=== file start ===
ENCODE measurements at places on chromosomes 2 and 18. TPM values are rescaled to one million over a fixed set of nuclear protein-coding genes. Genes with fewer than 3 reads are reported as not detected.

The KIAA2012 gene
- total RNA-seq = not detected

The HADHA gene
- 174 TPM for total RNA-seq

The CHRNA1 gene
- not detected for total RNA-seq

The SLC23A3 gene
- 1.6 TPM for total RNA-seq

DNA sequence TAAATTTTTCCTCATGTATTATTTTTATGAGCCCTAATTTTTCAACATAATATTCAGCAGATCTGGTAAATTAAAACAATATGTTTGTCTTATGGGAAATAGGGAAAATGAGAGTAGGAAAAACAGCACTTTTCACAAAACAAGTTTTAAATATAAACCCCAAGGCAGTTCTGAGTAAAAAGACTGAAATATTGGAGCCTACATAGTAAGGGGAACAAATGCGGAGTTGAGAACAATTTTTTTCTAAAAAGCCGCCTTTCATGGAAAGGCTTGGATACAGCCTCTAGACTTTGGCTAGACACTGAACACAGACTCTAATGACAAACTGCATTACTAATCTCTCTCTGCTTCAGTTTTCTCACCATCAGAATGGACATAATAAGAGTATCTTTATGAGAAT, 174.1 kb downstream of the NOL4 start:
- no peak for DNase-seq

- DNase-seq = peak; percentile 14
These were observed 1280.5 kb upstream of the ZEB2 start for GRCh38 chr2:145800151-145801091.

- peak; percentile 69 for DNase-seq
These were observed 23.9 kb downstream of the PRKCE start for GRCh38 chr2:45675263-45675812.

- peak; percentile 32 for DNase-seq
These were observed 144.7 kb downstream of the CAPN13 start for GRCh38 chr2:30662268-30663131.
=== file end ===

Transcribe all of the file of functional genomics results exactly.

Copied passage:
ENCODE measurements at places on chromosomes 2 and 18. TPM values are rescaled to one million over a fixed set of nuclear protein-coding genes. Genes with fewer than 3 reads are reported as not detected.

The KIAA2012 gene
- total RNA-seq = not detected

The HADHA gene
- 174 TPM for total RNA-seq

The CHRNA1 gene
- not detected for total RNA-seq

The SLC23A3 gene
- 1.6 TPM for total RNA-seq

DNA sequence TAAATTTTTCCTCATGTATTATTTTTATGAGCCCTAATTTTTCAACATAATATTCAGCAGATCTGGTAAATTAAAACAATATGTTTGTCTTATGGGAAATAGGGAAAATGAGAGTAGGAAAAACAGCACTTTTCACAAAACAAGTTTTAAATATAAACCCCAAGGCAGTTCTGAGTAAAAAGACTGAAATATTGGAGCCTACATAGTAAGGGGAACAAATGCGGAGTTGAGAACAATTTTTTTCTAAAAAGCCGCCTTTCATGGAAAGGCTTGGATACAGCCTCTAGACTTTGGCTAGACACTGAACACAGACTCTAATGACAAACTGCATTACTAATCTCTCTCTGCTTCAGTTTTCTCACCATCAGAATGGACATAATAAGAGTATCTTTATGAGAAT, 174.1 kb downstream of the NOL4 start:
- no peak for DNase-seq

- DNase-seq = peak; percentile 14
These were observed 1280.5 kb upstream of the ZEB2 start for GRCh38 chr2:145800151-145801091.

- peak; percentile 69 for DNase-seq
These were observed 23.9 kb downstream of the PRKCE start for GRCh38 chr2:45675263-45675812.

- peak; percentile 32 for DNase-seq
These were observed 144.7 kb downstream of the CAPN13 start for GRCh38 chr2:30662268-30663131.